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Australia unveils emissions reduction target ahead of Paris talks

By Matt Siegel

Conservative Prime Minister Tony Abbott on Tuesday announced cuts to Australia’s greenhouse gas emissions that were immediately criticised by environmental groups and opposition politicians for lagging behind other advanced economies.

The world’s largest exporter of coal and iron ore will cut emissions by 26-28 percent of 2005 levels by 2030, Abbott said, a target that will be submitted as part of negotiations on a global climate deal in Paris at the end of the year.

Australia is one of the largest carbon emitters on a per capita basis due to its reliance on coal-fired power plants, and critics say the move will do little to bring it in line with ambitious targets set by the United States and Europe.

Abbott is already facing criticism for his strong support for the coal industry and for scrapping an ambitious carbon tax and emissions trading plan last year.

“We’ve got to reduce our emissions but we’ve got to reduce our emissions in ways which are consistent with continued strong growth,” Abbott told reporters.

“The last thing we want to do is strengthen the environment and at the same time damage our economy.”

Australia is currently aiming to reduce emissions by 5 percent from 2000 levels by 2020.

Critics accused Abbott of gaming the system by choosing 2005 instead of 2000 for the new benchmark. 2005 was an historically high year for emissions.

The government’s independent expert body, the Climate Change Authority, said last month Australia needed to reduce emissions by 40 to 60 percent from 2000 levels by 2030 to meet an international agreement to limit global warming to two degrees Celsius over pre-industrial levels.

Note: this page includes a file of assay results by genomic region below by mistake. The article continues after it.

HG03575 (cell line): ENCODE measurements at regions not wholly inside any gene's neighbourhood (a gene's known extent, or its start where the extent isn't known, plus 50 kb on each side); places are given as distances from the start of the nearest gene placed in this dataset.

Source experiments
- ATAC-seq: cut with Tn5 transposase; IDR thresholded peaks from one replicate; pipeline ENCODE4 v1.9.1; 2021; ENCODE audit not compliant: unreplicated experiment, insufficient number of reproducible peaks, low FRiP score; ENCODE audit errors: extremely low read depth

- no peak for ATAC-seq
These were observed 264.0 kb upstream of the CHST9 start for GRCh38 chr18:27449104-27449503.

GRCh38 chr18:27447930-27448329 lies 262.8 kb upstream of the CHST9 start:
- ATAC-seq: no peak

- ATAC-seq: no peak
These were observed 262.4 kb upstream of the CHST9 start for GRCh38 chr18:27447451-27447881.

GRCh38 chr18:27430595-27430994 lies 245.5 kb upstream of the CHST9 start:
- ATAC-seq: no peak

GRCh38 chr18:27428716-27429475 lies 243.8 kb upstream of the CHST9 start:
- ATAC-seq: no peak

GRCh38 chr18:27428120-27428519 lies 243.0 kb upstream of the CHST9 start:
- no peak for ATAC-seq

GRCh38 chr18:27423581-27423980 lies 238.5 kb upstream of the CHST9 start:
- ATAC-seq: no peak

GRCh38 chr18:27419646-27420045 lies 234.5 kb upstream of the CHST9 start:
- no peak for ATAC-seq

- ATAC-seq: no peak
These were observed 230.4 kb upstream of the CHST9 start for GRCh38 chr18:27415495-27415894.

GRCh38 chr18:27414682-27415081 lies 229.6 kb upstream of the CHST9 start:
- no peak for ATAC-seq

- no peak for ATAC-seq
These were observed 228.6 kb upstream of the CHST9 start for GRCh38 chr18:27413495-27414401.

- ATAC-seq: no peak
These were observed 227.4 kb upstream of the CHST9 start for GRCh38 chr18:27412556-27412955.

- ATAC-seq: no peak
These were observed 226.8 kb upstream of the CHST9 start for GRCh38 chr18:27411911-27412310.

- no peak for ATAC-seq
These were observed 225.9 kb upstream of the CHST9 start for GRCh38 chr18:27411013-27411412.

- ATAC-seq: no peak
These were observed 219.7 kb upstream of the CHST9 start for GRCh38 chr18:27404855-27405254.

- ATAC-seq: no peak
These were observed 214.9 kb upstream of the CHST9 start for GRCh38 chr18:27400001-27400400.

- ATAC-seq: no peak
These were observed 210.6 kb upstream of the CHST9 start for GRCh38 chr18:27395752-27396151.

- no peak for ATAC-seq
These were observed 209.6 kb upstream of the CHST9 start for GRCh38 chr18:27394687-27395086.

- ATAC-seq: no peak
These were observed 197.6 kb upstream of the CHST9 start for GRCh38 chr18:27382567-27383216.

Abbott said the new target puts Australia in line with pledges from the United States, the EU and Canada, but data compiled by the Climate Institute think tank puts Canberra’s position below all three.

Washington has pledged a 26-28 percent drop on 2005 levels by 2025, or about 41 percent by 2030, while Brussels has promised to deliver 40 percent of 1990 levels by 2030, or about 34 percent based on 2005 levels, it said.

The Australian Conservation Foundation (ACF) said the target was out of step with international consensus.

“It’s a defeatist target that shows no faith in the ability of Australians to adapt, innovate and make the transition to a clean economy,” ACF head Kelly O’Shanassy said in a statement.

A poll released last week by the Climate Institute showed 63 percent of Australians wanted more action on climate change, up six percentage points from 2014.

Australia’s main opposition Labor Party has seized on the shift in public opinion, pledging last month to reinstate the emissions trading scheme and raise the level of energy generated by renewable sources to 50 percent by 2030.



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